A Ride On The Green Line With Former Gov. Michael Dukakis
BOSTON — By David Boeri (WBUR)
Other than T officials themselves, there’s probably no one single person in Greater Boston that’s more concerned about the fate of the T and rail ridership in general than former Gov. Michael Dukakis. When he was in office, he invested heavily in the T.
He currently advises the Patrick administration on transit issues and, in fact, had just finished a meeting with Transportation Secretary James Aloisi when I caught up with him on the Green Line.
As governor, Dukakis used to ride the T to the office every day. He says people ask him now why he’s still riding. “Well, I rode it when I was governor, why wouldn’t I ride it when I’m not governor?” he says. “Not only that, I’m a senior citizen. And I’ve got my Charlie Card and 65 cents — I mean it’s the best value in America, so why wouldn’t I do that?”
I was in Dukakis’ office the day after the 1988 election, after he lost to George Bush, and I remember he took the T into work that day. “It wasn’t a happy ride,” he says. “But it wasn’t because of the T.”
In regard to the T’s money problems, Dukakis says the best way to cut down the roughly $160-million deficit is to encourage more and more people to ride the system. But he doesn’t see that happening at all. Instead, he says, the T is talking about big cuts — 20 percent of its job force.
“I can’t imagine at this point in time — with global warming facing us, with all of these concerns about the environment — why any transit system in America would be cutting. I mean, I just think it’s unacceptable,” he says.
“This is the direction in which we have to move and so it’s going to be up to the legislature to come up with the kind of support that we need. But there are also significant federal funds now that are available, and I want to see us take advantage of every single last penny of that.”
Everyone knows the T has money problems. But it’s about much more than just money to Dukakis.
“It seems to me that there are serious management problems here,” he says. “Now I don’t know the details, I’m not the governor, obviously. But, we should not be having these crashes. Now whether that’s a lack of employee training, whether it’s not being careful enough in terms of who you’re employing, whether it’s a combination of these things, I don’t know.”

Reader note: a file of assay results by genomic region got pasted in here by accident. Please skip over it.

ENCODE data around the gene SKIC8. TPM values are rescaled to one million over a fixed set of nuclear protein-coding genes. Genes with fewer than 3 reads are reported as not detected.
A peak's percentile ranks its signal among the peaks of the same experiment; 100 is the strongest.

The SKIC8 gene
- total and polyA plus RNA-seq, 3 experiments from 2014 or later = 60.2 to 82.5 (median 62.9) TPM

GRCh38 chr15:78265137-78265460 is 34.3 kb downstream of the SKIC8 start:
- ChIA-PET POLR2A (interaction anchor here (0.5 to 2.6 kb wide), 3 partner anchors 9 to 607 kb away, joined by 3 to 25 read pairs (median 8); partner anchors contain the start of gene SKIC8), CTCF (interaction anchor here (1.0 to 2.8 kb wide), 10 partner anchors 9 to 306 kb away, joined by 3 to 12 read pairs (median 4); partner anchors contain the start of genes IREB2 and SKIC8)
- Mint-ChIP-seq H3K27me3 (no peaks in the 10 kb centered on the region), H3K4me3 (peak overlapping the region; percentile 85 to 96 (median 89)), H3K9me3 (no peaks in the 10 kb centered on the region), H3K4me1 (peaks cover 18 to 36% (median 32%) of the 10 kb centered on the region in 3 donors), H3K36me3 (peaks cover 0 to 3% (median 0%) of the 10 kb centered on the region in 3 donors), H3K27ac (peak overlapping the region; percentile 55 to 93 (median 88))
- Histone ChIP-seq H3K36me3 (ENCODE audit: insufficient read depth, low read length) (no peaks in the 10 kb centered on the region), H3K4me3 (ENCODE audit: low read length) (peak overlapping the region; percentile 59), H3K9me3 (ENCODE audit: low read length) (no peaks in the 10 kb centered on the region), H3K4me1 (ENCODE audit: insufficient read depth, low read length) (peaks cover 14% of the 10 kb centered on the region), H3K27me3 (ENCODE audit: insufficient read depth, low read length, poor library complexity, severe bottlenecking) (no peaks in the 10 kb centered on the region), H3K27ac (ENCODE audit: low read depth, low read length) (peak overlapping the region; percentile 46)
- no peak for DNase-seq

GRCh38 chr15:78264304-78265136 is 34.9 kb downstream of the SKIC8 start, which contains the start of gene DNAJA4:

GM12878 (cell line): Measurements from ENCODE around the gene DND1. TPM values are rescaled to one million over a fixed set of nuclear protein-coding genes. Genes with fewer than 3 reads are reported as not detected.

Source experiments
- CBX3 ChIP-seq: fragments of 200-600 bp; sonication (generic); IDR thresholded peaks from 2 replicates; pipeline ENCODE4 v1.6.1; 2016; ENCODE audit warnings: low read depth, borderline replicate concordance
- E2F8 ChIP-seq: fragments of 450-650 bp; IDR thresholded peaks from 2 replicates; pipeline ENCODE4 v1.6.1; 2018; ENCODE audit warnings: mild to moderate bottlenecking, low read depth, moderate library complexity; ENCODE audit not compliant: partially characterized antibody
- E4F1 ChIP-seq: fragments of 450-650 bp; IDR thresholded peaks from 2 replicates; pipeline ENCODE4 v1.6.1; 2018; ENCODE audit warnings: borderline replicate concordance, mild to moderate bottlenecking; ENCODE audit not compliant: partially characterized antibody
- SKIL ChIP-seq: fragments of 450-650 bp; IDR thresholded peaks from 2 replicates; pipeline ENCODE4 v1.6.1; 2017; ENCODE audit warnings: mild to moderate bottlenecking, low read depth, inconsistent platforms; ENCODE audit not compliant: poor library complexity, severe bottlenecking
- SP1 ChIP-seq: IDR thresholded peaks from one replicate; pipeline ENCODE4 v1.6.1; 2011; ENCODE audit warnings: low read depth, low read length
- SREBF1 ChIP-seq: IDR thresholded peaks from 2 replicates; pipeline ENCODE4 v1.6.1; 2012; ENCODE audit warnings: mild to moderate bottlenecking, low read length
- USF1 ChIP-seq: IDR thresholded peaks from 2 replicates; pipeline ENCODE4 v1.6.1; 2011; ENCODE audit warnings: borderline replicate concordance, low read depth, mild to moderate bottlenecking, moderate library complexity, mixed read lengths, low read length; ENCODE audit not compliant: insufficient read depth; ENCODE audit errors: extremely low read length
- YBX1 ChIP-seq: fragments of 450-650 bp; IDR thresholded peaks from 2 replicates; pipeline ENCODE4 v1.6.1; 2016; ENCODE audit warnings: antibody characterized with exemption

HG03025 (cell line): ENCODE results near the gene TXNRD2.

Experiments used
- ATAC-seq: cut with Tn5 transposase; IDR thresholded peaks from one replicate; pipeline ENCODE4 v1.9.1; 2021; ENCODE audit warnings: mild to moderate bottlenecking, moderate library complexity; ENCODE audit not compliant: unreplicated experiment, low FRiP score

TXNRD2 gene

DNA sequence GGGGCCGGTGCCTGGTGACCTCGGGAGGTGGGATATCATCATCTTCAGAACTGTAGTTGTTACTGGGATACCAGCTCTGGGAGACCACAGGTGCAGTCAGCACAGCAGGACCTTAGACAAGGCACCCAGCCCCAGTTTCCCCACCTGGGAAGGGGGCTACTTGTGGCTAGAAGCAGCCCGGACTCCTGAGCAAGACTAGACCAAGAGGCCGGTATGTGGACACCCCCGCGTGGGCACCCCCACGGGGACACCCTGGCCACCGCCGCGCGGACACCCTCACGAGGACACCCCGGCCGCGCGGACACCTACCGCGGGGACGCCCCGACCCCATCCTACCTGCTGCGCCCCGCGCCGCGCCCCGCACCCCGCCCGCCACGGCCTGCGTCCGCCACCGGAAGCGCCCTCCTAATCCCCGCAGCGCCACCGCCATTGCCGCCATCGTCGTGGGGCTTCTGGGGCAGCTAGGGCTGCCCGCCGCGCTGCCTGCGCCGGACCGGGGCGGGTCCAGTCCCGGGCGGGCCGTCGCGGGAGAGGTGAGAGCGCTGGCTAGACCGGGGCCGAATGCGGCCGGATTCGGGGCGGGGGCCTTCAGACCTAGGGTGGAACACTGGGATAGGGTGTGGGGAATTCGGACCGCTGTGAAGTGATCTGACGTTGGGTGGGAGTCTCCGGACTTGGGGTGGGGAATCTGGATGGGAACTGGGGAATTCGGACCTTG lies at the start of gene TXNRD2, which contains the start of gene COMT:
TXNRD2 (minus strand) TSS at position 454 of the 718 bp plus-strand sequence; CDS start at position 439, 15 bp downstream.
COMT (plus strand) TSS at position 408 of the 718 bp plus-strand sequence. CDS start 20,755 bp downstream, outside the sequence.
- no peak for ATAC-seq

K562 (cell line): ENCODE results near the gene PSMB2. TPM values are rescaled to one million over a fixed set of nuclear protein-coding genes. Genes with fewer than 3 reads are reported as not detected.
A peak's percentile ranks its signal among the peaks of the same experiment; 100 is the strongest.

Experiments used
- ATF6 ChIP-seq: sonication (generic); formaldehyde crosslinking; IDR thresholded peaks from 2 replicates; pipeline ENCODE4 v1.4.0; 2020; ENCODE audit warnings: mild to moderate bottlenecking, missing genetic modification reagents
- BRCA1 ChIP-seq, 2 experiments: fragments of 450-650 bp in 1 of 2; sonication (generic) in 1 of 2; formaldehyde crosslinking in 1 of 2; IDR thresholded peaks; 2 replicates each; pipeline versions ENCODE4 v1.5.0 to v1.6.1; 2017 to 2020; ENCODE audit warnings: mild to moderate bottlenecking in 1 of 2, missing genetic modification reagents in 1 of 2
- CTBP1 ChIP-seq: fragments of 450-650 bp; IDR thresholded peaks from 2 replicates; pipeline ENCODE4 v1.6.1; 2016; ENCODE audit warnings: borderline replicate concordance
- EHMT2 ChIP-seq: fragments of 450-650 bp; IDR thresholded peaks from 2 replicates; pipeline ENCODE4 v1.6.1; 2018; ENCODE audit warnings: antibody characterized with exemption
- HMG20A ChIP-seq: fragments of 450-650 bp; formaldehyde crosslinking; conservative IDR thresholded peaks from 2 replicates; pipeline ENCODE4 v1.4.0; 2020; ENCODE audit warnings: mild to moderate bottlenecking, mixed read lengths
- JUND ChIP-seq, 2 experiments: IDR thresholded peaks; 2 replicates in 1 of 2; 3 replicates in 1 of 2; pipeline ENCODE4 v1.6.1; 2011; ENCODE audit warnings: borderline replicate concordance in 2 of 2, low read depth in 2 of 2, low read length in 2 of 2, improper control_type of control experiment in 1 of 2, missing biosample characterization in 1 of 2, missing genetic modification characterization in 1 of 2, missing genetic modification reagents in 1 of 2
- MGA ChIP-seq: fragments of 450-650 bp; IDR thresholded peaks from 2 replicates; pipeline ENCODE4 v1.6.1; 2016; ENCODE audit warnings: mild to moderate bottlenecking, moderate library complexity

What Dukakis does know, he says, is that there are very serious problems on the construction side. “It seems to take forever to get anything done on the construction side. Five years to complete some construction at Kenmore Square, six years to extend light rail four miles through Somerville. I mean, this is absurd,” he says.
“Eighteen-sixty-seven, Irish and Chinese immigrants were laying four miles of track a DAY on the Transcontinental Railroad. We’re fortunate. We have one of the best transportation systems in the country. And we worked hard to make it so, but it’s gotta be managed effectively — make it stronger and better — and we can do that.”
As for why lawmakers on Beacon Hill aren’t pushing for further investment, Dukakis points to the recession. Revenues are falling off the table, he says.
“I mean, right now we’re just trying to avoid fare increases and service cutbacks. On the other hand, there is now $8 billion on the table for a high-speed rail in Washington. Substantially increased amounts of money for public transportation.”
And that funding’s not just coming from the stimulus package, Dukakis says. He sees President Obama putting forth a clear commitment to public transit on a long-term basis. And that’s what New England needs to do, too.
“So even while we struggle to deal with the immediate problem, we’ve got to be doing the planning and engineering for some of these projects looking forward,” he says. “New England has got to get its act together.”
This could also be a great opportunity for Gov. Patrick to take leadership on the issue, Dukakis says. “Pull the New England governors together, to get us a regional rail plan, and the pieces are there. And then go to Washington, work with a very strong congressional delegation, and get us moving on this stuff.”
Dukakis is tired of hearing about how California and the Midwest are ahead of Boston. This was the first subway in America, he says. Before New York. Before Philadelphia. You can hear that age, sometimes, when a trolley car turns a corner. But Dukakis doesn’t make much out of a little rust.
“Yeah, it’s not brand new,” he acknowledges. “But it’s tremendously important. I mean, can you imagine Boston without the T? But, we’ve got a responsibility to manage it effectively, to provide people with excellent service, to do so at the lowest possible cost, and to keep strengthening, expanding and making it better and better and better.
“There’s no reason under the sun why we can’t,” he says. “We’re WAY ahead of other cities. You know, other cities are going to have to spend billions to get what we already have.”
And with that, former Gov. Michael Dukakis got off the Green Line at the stop for Northeastern University, where he teaches political science.